There’s a fine art to creating a liquor brand. It involves convincing people to buy booze with stories crafted around popular notions of heritage and legacy. Today’s drinkers are familiar with the classic formulas: Rum is named for pirates or tropical islands (think Mount Gay or Captain Morgan); scotch brands enshrine beautiful but unpronounceable places in Scotland (Laphroaig, Bruichladdich, Auchentoshan); and gin brands conjure pictures of the British empire sending adventurous young men to India clad in jodhpurs and pith helmets (Bombay Sapphire, Old Raj). American whiskey brands often celebrate individuals who represent idealized values—independence, pragmatism, guts—of the American frontier.
It’s a patriotic formula that markets well, even though many of the stories behind the brands are false. For instance, Elijah Craig is sometimes credited with inventing bourbon and Evan Williams is often called Kentucky’s “first” distiller, even though historians have long dismissed the claims. These are little more than marketing shticks built around a romanticized stereotype: WASPs who cleared the land and made it great (with a handful of Catholic exceptions such as Basil Hayden or Henry McKenna).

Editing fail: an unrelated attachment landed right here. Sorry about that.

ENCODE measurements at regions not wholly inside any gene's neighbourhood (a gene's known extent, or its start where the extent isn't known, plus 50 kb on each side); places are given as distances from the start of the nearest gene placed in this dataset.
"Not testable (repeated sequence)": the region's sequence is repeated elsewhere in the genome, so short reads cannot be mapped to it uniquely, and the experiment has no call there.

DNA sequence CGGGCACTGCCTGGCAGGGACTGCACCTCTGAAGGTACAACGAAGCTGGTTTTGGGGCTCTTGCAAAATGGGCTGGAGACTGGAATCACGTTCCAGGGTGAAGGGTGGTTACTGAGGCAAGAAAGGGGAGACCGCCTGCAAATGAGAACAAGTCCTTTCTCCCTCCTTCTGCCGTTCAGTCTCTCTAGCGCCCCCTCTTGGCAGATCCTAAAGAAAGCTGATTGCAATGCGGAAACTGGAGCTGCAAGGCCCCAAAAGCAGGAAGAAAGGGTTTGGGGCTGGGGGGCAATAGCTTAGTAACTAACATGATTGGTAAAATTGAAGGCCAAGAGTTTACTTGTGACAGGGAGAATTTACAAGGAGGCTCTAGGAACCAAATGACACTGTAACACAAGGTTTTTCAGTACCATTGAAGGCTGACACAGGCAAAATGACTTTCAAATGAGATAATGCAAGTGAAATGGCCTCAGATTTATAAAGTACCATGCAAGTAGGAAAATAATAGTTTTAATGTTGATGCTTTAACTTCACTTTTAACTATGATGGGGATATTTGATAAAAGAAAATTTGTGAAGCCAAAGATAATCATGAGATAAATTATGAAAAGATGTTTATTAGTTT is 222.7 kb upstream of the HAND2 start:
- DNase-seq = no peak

In 1867, a Jewish immigrant by the name of Isaac Wolfe Bernheim arrived to America from Germany. He rode in steerage during his trip across the Atlantic and survived on potatoes—a humble beginning to the bootstrapping success story he would tell decades later, after building one of the biggest whiskey brands in the world. Despite his achievements within the whiskey industry, Bernheim was always ambivalent about the liquor business, a trade he had fallen into in 1868 after two distillers from Paducah, Kentucky, enlisted him for his bookkeeping abilities. After earning enough money to bring his brother Bernard over from Europe, the two began their own distillery in 1872. The new operation needed its own brand, which presented a dilemma: What should Bernheim call it? His decision would not only reveal how Americans filter notions of history and national myth, but also how the rich Jewish heritage of bourbon, the most iconic of American whiskies, would be lost from the drink’s traditional narrative.
Read the full story at The Atlantic.
The words of this author reflect his/her own opinions and do not necessarily represent the official position of the Orthodox Union.